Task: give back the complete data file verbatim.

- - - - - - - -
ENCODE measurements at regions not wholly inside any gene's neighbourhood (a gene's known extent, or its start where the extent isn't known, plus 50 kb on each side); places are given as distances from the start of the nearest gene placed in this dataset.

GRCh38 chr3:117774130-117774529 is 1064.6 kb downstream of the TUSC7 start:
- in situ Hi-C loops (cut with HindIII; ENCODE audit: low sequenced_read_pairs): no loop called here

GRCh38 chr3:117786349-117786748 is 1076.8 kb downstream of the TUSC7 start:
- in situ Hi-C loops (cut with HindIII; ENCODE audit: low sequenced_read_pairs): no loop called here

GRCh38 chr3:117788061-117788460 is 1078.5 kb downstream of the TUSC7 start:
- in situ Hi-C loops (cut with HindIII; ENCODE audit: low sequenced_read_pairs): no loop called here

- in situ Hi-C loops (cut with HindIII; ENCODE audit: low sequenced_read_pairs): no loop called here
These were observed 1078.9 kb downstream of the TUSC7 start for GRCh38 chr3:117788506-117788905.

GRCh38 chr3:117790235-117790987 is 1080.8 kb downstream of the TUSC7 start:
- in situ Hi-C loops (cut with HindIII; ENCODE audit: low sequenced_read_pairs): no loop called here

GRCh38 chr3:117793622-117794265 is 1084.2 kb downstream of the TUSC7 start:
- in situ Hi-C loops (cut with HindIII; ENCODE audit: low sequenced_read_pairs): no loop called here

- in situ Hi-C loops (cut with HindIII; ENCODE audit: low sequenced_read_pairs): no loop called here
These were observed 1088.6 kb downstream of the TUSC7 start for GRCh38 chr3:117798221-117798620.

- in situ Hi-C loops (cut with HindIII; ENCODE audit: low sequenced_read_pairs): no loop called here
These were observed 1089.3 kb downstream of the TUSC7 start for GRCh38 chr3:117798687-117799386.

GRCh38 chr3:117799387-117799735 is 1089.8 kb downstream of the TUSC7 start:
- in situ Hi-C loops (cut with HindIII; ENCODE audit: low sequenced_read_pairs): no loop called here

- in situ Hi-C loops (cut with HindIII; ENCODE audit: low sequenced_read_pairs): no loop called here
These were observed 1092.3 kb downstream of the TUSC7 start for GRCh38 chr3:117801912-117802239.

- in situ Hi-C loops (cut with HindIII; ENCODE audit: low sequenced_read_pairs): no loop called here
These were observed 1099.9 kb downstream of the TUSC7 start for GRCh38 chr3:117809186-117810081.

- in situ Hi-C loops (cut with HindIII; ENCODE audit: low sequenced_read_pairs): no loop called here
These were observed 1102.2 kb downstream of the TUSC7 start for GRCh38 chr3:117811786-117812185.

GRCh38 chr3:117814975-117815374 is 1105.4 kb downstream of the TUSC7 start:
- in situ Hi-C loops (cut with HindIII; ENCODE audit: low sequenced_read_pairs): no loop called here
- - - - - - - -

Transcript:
ENCODE measurements at regions not wholly inside any gene's neighbourhood (a gene's known extent, or its start where the extent isn't known, plus 50 kb on each side); places are given as distances from the start of the nearest gene placed in this dataset.

GRCh38 chr3:117774130-117774529 is 1064.6 kb downstream of the TUSC7 start:
- in situ Hi-C loops (cut with HindIII; ENCODE audit: low sequenced_read_pairs): no loop called here

GRCh38 chr3:117786349-117786748 is 1076.8 kb downstream of the TUSC7 start:
- in situ Hi-C loops (cut with HindIII; ENCODE audit: low sequenced_read_pairs): no loop called here

GRCh38 chr3:117788061-117788460 is 1078.5 kb downstream of the TUSC7 start:
- in situ Hi-C loops (cut with HindIII; ENCODE audit: low sequenced_read_pairs): no loop called here

- in situ Hi-C loops (cut with HindIII; ENCODE audit: low sequenced_read_pairs): no loop called here
These were observed 1078.9 kb downstream of the TUSC7 start for GRCh38 chr3:117788506-117788905.

GRCh38 chr3:117790235-117790987 is 1080.8 kb downstream of the TUSC7 start:
- in situ Hi-C loops (cut with HindIII; ENCODE audit: low sequenced_read_pairs): no loop called here

GRCh38 chr3:117793622-117794265 is 1084.2 kb downstream of the TUSC7 start:
- in situ Hi-C loops (cut with HindIII; ENCODE audit: low sequenced_read_pairs): no loop called here

- in situ Hi-C loops (cut with HindIII; ENCODE audit: low sequenced_read_pairs): no loop called here
These were observed 1088.6 kb downstream of the TUSC7 start for GRCh38 chr3:117798221-117798620.

- in situ Hi-C loops (cut with HindIII; ENCODE audit: low sequenced_read_pairs): no loop called here
These were observed 1089.3 kb downstream of the TUSC7 start for GRCh38 chr3:117798687-117799386.

GRCh38 chr3:117799387-117799735 is 1089.8 kb downstream of the TUSC7 start:
- in situ Hi-C loops (cut with HindIII; ENCODE audit: low sequenced_read_pairs): no loop called here

- in situ Hi-C loops (cut with HindIII; ENCODE audit: low sequenced_read_pairs): no loop called here
These were observed 1092.3 kb downstream of the TUSC7 start for GRCh38 chr3:117801912-117802239.

- in situ Hi-C loops (cut with HindIII; ENCODE audit: low sequenced_read_pairs): no loop called here
These were observed 1099.9 kb downstream of the TUSC7 start for GRCh38 chr3:117809186-117810081.

- in situ Hi-C loops (cut with HindIII; ENCODE audit: low sequenced_read_pairs): no loop called here
These were observed 1102.2 kb downstream of the TUSC7 start for GRCh38 chr3:117811786-117812185.

GRCh38 chr3:117814975-117815374 is 1105.4 kb downstream of the TUSC7 start:
- in situ Hi-C loops (cut with HindIII; ENCODE audit: low sequenced_read_pairs): no loop called here